However full load and revving of the engine is not he same thing in my mind.
Full load is when the engine is exerting power against resistance whether it be a car transmission or a boats propellor in the water.
The same thing is large emergency generators such as used in various establishments.
The instruction for these used to be put under full load after 30 seconds.
However when the keys were turned to connect the full KVAH on to the system the revs on the engine drop by about a third and the sound of the engine (often a Gardner) would indicate true load which is just what a diesel does best.
I think we are both coming from the same direction Stuart but my main theory is that rpm and load don'y necessarily equate to being the same thing.
I believe that an engine can be running on high reve and light load.
Once again to mention the TS3 two stroke diesel engine (The TS apparently stood for Tiller Stevens which was also a marine design) When this engine was uprated in about 1962 problems arose with the bores not bedding in resulting in large amounts of blue smoke from burnt engine oil.
The manufacturers advice to cure this was to load the vehicle heavily and allow it to labour.
This engine was an horizontal flat cylinder engine and the theory was that by allowing it to labour badly it would encourage the cranks to flex and force the pistons against the portion of the bore which wasn't getting the equal pressure of the piston rings due to it being an horizontal opposed three cylinder with 6 opposed pistons. I'm sure you get my meaning Stuart.

Load vs Revs - Guy Lacey
Let me clarify!!!

Having owned a number of diesels I have to say the best are those that have been driven well. I once picked up a 306DT that had been pottered to the shops now & then by some farmer's wife (straw in boot, feed sack on floor, etc) I took it out of that garage on a test drive and up a steep hill in third to give it welly - it smoked like a London Bus.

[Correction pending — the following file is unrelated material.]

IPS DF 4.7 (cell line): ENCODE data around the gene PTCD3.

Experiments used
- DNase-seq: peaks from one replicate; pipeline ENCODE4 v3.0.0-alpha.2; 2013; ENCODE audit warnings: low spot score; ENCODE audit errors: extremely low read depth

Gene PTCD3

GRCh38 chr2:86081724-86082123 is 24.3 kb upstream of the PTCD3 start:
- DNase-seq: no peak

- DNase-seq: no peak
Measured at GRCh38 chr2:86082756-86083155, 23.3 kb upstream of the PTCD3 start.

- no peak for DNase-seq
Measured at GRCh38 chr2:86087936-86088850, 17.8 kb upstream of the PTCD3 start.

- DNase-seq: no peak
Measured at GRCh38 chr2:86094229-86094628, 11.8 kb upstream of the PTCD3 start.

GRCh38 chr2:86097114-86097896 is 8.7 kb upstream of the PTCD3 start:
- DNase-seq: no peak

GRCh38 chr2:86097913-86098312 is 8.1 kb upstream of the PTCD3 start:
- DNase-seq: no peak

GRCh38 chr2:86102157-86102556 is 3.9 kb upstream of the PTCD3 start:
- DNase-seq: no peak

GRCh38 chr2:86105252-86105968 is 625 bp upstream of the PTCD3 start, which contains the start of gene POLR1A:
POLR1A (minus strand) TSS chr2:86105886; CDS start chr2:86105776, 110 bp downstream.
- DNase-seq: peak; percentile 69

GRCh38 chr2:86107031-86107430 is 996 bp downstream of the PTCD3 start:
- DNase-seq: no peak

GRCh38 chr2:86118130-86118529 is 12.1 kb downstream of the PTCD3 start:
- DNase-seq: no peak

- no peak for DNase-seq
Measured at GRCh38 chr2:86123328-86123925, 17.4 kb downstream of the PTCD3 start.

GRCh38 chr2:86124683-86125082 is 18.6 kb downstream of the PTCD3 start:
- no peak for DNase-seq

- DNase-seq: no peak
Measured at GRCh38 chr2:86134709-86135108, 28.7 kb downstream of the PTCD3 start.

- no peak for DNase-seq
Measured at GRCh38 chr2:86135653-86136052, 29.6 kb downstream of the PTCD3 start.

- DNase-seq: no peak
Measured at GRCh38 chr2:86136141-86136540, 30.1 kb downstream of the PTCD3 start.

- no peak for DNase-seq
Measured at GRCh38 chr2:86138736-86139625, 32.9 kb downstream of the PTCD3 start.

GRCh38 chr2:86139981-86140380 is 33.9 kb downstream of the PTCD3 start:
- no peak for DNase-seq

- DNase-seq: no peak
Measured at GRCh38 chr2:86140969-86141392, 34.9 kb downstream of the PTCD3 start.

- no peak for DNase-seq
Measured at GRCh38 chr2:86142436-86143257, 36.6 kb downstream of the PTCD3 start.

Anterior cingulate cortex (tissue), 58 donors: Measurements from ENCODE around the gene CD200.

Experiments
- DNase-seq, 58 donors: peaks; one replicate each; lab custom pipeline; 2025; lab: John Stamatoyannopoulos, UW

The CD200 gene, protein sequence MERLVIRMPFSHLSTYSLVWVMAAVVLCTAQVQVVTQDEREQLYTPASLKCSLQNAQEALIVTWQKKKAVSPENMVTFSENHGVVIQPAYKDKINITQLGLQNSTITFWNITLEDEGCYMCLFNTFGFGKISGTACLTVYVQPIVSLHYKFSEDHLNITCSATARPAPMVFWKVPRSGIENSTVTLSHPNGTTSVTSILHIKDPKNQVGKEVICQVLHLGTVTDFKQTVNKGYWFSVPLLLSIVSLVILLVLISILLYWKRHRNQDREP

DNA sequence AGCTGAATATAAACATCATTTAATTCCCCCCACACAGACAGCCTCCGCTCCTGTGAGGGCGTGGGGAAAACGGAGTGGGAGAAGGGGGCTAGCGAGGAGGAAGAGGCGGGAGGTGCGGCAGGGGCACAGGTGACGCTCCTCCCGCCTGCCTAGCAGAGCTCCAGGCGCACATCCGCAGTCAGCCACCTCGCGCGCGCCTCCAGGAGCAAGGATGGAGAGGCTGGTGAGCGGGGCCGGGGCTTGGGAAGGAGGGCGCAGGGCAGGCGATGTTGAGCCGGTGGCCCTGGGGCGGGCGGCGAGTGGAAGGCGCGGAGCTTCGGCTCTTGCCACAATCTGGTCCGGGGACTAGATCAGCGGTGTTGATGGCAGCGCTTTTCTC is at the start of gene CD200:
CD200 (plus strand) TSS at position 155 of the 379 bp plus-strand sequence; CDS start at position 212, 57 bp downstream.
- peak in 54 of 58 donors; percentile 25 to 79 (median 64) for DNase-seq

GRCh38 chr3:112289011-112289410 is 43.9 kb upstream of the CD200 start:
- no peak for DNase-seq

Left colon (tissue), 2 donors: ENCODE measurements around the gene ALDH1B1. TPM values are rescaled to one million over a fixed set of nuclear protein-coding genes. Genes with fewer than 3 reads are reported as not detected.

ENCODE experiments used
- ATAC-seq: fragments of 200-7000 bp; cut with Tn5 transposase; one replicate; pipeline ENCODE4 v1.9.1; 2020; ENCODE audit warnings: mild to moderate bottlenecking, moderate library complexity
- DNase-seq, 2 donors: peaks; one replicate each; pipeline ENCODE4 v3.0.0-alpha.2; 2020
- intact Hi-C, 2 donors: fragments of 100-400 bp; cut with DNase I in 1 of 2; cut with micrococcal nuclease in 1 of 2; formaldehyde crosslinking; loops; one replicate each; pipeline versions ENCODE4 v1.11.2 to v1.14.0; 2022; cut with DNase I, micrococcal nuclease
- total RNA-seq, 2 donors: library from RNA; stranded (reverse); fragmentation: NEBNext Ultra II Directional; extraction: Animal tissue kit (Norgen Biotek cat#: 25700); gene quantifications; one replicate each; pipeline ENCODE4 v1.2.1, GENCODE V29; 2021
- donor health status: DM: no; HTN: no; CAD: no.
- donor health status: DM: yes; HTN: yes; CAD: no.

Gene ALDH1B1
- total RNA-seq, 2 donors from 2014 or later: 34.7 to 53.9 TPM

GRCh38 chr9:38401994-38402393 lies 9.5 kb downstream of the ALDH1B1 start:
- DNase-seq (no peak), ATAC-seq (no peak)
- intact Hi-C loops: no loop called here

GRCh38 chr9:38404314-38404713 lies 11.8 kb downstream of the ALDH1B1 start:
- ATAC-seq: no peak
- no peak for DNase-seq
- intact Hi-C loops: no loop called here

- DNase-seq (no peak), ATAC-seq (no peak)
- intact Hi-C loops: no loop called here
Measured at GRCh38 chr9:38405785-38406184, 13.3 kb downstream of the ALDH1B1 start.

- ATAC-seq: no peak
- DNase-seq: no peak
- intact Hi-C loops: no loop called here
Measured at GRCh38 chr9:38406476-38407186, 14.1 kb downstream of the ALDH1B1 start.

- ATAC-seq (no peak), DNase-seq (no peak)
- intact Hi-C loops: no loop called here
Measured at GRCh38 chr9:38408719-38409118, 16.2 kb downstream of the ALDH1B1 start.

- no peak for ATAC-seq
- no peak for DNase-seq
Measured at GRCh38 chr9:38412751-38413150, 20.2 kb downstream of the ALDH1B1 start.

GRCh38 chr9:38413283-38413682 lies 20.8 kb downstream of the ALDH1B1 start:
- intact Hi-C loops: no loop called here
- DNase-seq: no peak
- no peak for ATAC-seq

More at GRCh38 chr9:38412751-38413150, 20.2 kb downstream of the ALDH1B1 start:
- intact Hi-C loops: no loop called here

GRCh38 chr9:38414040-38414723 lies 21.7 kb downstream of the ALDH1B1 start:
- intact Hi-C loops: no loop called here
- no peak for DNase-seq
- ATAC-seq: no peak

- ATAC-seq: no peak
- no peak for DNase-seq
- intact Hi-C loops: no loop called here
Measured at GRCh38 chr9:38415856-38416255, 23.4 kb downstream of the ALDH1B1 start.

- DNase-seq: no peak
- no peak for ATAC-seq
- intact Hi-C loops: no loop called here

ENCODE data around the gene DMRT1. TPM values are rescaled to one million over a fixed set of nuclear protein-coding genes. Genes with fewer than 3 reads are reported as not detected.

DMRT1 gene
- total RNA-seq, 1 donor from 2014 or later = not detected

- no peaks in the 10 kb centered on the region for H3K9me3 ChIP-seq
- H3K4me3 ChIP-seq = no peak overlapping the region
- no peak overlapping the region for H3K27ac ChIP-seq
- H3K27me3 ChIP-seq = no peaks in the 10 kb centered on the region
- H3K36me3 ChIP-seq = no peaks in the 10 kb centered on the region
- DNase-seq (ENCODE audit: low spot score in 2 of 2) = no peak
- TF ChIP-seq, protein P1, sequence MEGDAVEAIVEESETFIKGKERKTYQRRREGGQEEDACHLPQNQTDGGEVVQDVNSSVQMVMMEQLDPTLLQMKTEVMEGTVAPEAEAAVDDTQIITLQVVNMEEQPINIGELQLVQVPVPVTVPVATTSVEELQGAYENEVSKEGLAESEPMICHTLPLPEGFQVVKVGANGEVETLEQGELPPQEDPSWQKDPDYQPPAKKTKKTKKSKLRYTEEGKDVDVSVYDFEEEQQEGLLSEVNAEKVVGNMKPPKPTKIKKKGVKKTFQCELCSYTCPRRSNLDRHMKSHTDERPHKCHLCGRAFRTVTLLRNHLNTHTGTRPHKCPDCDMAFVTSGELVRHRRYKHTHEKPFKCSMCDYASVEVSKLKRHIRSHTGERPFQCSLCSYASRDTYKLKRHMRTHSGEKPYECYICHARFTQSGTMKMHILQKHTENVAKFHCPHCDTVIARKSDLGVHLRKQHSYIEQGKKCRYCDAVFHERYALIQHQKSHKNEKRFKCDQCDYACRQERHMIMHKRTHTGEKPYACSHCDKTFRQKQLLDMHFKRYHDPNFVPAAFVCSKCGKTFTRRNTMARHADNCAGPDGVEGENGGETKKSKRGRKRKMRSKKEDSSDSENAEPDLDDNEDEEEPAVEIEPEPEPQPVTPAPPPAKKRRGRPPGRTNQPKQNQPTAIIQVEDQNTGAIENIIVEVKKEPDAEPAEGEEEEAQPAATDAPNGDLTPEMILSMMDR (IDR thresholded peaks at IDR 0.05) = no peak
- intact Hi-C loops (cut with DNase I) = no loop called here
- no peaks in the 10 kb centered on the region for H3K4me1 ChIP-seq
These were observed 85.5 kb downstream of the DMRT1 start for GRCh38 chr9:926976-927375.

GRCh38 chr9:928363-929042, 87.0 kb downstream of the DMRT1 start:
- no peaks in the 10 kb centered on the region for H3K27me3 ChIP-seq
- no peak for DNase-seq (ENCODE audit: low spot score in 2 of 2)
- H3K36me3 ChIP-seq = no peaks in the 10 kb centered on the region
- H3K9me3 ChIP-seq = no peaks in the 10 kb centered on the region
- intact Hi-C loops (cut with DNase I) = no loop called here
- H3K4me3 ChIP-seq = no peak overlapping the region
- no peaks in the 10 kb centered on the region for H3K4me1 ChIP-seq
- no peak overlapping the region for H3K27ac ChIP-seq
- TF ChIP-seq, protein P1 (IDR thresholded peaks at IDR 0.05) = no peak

I agree - flat out revs is not what you need - just, form time to time, let the engine work as it should.

I assume diesels work at their best under high load as a result of the adiabatic compression principles at work.
Re: Load vs Revs - David Woollard
I bet you've been waiting months to slip that into a diesel thread.

Slip that into . . . . . . . - Guy Lacey
Not as long as I've been waiting to slip it . . . . . . . . . .

No, sorry.
Re: Load vs Revs - Stuart B
I think we are all saying more or less the same thing here.

When I was saying giving it a blast I really meant taking the car out and giving it some stick, high acceleration loads, and taking it up briefly to high revs. Also high loads at low revs, in other words use the full operating envelope, even if you only use a part of it for most of the time eg 2000-3000 revs, with throttle positions commensurate with the traffic flow at the time.

The engine subject of Tim's enquiry is already well run in hopefully being @ 104k. Therefore what we are saying is that to provide longevity is to drive it normally, use the torque which means low revs compared with a petrol engine and put the engine under decent loadings.

BTW it is quite interesting that recent research from Sweden says its also of benefit to petrols re economy to change up early and use wide throttle openings. Is this the beginning of the end of the diesel vs petrol debate?

Being fairly light footed, Yorkshire upbringing you know, I still think that diesels like petrols benefit from time to time with a brief Italian tune up even if its only to blast out the soot from the system and get the oil really nice and hot. Well that is my excuse for going for a blast and I'm sticking to it. ;-)
re: fuel injectors - Tim Guymer
So how much should I look to pay to get the fuel injectors changed approx - own a 130k Vw Golf TDI. Is it a job for a dodgy diy-er? Or is it best left to the garage? Joining the torque debate the 90bhp tdi seems to have a fair turn of speed @90mph which is about 3,650 revs -useful on the autobahn's...